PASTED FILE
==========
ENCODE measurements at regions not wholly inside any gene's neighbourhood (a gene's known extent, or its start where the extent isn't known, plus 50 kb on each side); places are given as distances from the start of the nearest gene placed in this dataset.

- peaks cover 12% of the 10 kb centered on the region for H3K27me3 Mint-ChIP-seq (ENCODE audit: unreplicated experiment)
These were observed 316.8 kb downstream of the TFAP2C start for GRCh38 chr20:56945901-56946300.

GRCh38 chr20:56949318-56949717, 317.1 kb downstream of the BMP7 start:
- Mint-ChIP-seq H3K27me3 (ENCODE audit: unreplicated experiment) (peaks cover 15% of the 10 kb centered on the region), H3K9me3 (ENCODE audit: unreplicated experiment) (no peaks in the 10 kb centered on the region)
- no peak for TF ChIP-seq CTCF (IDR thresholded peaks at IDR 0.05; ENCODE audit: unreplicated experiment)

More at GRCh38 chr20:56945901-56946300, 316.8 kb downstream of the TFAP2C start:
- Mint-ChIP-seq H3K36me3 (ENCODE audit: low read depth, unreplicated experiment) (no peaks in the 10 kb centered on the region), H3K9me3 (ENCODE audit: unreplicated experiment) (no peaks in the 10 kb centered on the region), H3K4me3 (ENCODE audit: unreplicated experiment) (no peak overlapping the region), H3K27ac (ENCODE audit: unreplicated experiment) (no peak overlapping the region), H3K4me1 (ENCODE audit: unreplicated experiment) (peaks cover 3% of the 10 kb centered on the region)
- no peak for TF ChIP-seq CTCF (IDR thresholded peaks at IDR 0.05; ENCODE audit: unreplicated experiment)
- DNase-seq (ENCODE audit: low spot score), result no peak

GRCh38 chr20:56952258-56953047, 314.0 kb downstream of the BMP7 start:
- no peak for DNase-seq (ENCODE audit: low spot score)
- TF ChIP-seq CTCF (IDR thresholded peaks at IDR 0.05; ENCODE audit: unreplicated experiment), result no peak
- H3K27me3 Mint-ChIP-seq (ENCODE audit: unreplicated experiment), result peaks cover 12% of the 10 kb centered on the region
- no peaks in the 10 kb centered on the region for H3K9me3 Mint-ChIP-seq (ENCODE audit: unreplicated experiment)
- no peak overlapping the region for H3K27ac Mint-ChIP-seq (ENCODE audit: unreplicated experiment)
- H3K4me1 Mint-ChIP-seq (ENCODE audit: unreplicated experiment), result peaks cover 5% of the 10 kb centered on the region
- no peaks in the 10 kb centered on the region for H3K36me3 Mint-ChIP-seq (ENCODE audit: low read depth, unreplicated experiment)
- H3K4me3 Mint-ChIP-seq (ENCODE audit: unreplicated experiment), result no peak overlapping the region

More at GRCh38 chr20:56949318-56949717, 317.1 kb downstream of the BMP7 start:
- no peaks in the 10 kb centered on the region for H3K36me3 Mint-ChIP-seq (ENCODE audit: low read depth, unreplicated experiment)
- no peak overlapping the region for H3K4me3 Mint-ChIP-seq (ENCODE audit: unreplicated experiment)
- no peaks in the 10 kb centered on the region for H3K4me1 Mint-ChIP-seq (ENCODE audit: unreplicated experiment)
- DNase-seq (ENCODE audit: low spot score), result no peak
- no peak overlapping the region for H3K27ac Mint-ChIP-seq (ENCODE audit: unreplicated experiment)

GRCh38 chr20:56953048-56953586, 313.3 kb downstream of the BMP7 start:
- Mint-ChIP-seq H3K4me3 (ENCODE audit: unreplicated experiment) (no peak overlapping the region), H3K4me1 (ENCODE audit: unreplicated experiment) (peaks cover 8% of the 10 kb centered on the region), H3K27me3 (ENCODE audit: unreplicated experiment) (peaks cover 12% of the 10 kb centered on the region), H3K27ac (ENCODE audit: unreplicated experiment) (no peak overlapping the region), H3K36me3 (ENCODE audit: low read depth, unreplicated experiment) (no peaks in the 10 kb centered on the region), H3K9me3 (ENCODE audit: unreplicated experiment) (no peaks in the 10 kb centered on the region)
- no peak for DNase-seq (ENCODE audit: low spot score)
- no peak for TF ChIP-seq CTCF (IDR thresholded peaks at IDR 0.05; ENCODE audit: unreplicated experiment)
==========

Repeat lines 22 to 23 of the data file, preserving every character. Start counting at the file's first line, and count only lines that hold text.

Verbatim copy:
- no peak overlapping the region for H3K4me3 Mint-ChIP-seq (ENCODE audit: unreplicated experiment)
- no peaks in the 10 kb centered on the region for H3K4me1 Mint-ChIP-seq (ENCODE audit: unreplicated experiment)